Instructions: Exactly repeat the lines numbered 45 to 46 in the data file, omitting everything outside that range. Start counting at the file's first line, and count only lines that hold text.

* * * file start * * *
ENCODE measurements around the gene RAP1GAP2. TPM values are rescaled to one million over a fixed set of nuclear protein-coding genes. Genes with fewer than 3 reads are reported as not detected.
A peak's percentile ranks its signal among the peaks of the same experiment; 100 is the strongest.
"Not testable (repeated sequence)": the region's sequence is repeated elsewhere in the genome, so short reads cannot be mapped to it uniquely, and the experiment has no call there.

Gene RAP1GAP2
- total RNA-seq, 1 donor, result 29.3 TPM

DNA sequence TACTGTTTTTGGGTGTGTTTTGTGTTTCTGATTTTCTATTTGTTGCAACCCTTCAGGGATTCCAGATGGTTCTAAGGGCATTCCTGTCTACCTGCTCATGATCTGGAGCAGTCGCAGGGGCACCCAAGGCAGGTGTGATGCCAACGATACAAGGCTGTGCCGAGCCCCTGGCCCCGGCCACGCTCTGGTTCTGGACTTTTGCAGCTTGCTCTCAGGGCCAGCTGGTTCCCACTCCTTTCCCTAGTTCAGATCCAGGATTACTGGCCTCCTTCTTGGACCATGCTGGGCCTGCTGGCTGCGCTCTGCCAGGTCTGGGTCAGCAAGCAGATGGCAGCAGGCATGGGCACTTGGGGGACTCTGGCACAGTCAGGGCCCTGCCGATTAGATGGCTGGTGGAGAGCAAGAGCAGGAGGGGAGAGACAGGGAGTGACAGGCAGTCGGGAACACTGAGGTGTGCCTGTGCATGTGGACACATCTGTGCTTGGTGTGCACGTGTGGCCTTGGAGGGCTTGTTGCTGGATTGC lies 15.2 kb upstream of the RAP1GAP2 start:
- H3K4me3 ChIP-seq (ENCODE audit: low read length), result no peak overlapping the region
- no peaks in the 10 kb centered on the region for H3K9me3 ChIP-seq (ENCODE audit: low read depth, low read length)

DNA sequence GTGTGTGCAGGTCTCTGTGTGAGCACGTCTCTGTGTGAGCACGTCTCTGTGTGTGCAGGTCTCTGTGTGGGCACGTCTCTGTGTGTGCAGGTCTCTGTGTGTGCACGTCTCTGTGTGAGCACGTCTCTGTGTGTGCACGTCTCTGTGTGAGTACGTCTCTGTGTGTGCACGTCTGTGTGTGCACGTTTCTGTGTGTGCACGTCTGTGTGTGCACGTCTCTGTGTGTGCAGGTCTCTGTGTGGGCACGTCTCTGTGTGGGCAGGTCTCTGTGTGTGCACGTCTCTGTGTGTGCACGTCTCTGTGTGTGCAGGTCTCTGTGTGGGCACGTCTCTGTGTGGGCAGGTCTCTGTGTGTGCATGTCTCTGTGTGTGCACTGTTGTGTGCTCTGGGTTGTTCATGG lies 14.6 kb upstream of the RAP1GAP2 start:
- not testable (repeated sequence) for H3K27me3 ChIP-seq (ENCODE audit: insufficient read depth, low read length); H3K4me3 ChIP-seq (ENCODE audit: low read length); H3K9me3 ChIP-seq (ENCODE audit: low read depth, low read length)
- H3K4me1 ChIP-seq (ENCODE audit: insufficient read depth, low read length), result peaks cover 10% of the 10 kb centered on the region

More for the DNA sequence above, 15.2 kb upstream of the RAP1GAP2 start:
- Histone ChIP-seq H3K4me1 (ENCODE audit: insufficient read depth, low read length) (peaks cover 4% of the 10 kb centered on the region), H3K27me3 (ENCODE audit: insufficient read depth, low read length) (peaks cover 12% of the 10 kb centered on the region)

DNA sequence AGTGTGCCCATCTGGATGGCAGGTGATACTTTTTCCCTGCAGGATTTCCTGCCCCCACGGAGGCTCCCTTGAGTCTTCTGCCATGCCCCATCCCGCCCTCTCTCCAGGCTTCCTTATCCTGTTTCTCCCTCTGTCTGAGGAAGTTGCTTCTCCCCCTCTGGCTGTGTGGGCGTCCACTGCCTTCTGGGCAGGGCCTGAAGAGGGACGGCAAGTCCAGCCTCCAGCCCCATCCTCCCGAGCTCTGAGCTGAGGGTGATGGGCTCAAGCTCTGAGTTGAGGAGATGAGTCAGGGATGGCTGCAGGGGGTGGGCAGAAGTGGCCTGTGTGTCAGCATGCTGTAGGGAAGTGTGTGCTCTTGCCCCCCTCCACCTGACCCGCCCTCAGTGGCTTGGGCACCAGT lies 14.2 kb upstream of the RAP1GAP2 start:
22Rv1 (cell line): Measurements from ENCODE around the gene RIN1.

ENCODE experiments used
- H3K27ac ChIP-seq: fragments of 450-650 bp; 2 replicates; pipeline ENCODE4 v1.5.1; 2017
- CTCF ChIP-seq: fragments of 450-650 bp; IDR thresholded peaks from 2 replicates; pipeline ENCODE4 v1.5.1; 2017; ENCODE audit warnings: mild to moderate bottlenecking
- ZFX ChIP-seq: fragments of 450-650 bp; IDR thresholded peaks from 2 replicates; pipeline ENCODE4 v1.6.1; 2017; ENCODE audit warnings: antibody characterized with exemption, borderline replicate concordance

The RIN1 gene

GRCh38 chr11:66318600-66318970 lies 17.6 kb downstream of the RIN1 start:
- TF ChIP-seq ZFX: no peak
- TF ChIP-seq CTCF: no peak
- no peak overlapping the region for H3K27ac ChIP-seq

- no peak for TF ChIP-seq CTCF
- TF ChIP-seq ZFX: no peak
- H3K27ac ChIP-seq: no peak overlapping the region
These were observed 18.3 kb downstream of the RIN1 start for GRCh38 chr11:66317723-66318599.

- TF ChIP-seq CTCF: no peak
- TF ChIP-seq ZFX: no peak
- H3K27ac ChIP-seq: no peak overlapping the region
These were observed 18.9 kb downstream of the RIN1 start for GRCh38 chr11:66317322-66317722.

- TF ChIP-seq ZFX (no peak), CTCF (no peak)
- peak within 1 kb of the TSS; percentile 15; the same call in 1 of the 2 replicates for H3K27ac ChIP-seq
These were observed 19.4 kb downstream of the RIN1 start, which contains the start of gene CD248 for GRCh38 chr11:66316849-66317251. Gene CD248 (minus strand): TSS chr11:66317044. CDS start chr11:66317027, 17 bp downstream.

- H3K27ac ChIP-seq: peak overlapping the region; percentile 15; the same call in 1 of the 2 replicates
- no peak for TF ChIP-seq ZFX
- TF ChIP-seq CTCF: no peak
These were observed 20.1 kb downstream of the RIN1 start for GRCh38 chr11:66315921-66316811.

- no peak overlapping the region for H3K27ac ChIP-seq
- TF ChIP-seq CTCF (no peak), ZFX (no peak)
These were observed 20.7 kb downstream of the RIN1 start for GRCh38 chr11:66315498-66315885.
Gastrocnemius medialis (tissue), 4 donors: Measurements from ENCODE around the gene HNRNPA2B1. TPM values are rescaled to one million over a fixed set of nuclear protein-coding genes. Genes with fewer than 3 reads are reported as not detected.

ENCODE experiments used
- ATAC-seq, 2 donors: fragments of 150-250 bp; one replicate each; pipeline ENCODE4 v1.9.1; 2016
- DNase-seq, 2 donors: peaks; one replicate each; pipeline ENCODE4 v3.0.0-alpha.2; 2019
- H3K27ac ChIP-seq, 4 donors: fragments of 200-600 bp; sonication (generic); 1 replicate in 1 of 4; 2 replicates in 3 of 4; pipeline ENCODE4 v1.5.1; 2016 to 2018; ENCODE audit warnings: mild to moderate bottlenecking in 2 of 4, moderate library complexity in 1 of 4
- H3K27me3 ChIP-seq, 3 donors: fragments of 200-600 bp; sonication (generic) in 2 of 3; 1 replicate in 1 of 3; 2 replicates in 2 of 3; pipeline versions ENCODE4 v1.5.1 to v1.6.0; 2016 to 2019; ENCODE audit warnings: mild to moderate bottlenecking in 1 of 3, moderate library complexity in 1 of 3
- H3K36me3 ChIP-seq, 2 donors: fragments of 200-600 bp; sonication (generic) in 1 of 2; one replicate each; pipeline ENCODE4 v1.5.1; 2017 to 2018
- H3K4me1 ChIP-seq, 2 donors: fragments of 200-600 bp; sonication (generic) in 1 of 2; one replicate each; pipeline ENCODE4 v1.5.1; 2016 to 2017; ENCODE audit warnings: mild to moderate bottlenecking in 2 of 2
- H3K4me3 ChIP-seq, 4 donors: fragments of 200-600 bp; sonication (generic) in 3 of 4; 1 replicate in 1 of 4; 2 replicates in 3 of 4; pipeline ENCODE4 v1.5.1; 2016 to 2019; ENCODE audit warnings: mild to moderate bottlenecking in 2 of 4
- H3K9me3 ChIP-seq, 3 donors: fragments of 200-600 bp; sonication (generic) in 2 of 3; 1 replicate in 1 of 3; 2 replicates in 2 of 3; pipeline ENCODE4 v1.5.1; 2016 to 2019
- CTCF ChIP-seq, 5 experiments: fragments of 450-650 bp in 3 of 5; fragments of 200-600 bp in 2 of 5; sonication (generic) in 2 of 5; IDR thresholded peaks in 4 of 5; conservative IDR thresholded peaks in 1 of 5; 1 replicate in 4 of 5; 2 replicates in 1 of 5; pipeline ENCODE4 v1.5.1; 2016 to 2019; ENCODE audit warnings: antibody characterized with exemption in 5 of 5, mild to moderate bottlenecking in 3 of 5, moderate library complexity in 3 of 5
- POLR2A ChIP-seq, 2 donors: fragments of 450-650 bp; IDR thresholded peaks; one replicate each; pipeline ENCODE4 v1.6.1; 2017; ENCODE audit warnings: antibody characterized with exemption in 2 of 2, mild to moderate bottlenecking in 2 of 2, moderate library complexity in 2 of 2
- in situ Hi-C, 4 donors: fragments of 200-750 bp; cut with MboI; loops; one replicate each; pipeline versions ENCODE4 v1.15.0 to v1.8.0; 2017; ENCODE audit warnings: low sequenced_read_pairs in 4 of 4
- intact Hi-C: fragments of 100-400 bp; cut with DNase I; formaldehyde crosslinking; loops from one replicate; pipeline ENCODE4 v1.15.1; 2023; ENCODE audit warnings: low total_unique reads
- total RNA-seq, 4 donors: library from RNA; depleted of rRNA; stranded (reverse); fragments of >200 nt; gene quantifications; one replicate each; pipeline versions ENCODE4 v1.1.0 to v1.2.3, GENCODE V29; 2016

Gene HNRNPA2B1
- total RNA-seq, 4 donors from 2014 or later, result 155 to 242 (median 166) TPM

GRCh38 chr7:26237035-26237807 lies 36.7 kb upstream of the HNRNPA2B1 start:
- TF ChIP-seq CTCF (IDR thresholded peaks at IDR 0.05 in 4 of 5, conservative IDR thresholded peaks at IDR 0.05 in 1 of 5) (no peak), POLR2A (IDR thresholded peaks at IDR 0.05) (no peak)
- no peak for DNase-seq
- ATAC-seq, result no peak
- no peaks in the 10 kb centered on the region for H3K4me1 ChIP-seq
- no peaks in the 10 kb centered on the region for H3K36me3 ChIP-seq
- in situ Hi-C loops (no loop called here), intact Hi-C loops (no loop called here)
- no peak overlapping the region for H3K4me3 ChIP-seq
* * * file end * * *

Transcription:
- ATAC-seq, 2 donors: fragments of 150-250 bp; one replicate each; pipeline ENCODE4 v1.9.1; 2016
- DNase-seq, 2 donors: peaks; one replicate each; pipeline ENCODE4 v3.0.0-alpha.2; 2019